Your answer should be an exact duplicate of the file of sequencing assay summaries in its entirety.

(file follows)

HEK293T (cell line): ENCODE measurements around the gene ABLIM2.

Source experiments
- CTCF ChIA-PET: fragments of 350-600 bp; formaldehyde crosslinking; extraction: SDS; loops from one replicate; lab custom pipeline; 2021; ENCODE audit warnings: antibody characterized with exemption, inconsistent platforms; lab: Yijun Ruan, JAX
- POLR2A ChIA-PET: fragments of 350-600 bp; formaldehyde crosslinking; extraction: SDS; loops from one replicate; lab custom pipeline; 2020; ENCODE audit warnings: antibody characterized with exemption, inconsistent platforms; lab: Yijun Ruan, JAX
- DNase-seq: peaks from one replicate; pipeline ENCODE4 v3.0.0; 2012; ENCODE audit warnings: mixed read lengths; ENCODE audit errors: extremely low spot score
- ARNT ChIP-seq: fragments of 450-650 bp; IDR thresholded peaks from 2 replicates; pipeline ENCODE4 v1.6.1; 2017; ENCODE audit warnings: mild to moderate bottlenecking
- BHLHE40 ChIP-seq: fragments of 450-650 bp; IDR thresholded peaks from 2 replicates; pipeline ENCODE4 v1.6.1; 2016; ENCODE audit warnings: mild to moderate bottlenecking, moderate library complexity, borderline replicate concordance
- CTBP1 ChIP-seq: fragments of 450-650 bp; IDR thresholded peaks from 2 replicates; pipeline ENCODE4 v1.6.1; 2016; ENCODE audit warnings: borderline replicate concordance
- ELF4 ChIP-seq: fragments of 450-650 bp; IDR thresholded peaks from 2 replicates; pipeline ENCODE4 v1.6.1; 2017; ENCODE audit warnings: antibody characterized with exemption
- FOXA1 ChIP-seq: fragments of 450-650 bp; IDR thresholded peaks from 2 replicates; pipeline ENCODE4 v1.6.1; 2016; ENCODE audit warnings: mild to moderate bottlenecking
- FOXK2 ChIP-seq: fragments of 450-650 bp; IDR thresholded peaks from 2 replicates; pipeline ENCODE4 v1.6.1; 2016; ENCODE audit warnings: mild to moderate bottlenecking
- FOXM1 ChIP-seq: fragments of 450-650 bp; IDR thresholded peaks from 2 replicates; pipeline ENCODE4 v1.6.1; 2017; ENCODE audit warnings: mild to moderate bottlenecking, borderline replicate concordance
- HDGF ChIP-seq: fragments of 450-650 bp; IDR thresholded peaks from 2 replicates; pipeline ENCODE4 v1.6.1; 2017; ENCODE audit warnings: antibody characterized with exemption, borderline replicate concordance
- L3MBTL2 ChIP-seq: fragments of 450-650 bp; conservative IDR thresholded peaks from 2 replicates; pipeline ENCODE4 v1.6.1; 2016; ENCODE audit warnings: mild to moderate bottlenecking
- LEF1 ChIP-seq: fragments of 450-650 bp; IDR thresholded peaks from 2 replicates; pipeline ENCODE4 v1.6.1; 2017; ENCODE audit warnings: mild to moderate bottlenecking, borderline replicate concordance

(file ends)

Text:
HEK293T (cell line): ENCODE measurements around the gene ABLIM2.

Source experiments
- CTCF ChIA-PET: fragments of 350-600 bp; formaldehyde crosslinking; extraction: SDS; loops from one replicate; lab custom pipeline; 2021; ENCODE audit warnings: antibody characterized with exemption, inconsistent platforms; lab: Yijun Ruan, JAX
- POLR2A ChIA-PET: fragments of 350-600 bp; formaldehyde crosslinking; extraction: SDS; loops from one replicate; lab custom pipeline; 2020; ENCODE audit warnings: antibody characterized with exemption, inconsistent platforms; lab: Yijun Ruan, JAX
- DNase-seq: peaks from one replicate; pipeline ENCODE4 v3.0.0; 2012; ENCODE audit warnings: mixed read lengths; ENCODE audit errors: extremely low spot score
- ARNT ChIP-seq: fragments of 450-650 bp; IDR thresholded peaks from 2 replicates; pipeline ENCODE4 v1.6.1; 2017; ENCODE audit warnings: mild to moderate bottlenecking
- BHLHE40 ChIP-seq: fragments of 450-650 bp; IDR thresholded peaks from 2 replicates; pipeline ENCODE4 v1.6.1; 2016; ENCODE audit warnings: mild to moderate bottlenecking, moderate library complexity, borderline replicate concordance
- CTBP1 ChIP-seq: fragments of 450-650 bp; IDR thresholded peaks from 2 replicates; pipeline ENCODE4 v1.6.1; 2016; ENCODE audit warnings: borderline replicate concordance
- ELF4 ChIP-seq: fragments of 450-650 bp; IDR thresholded peaks from 2 replicates; pipeline ENCODE4 v1.6.1; 2017; ENCODE audit warnings: antibody characterized with exemption
- FOXA1 ChIP-seq: fragments of 450-650 bp; IDR thresholded peaks from 2 replicates; pipeline ENCODE4 v1.6.1; 2016; ENCODE audit warnings: mild to moderate bottlenecking
- FOXK2 ChIP-seq: fragments of 450-650 bp; IDR thresholded peaks from 2 replicates; pipeline ENCODE4 v1.6.1; 2016; ENCODE audit warnings: mild to moderate bottlenecking
- FOXM1 ChIP-seq: fragments of 450-650 bp; IDR thresholded peaks from 2 replicates; pipeline ENCODE4 v1.6.1; 2017; ENCODE audit warnings: mild to moderate bottlenecking, borderline replicate concordance
- HDGF ChIP-seq: fragments of 450-650 bp; IDR thresholded peaks from 2 replicates; pipeline ENCODE4 v1.6.1; 2017; ENCODE audit warnings: antibody characterized with exemption, borderline replicate concordance
- L3MBTL2 ChIP-seq: fragments of 450-650 bp; conservative IDR thresholded peaks from 2 replicates; pipeline ENCODE4 v1.6.1; 2016; ENCODE audit warnings: mild to moderate bottlenecking
- LEF1 ChIP-seq: fragments of 450-650 bp; IDR thresholded peaks from 2 replicates; pipeline ENCODE4 v1.6.1; 2017; ENCODE audit warnings: mild to moderate bottlenecking, borderline replicate concordance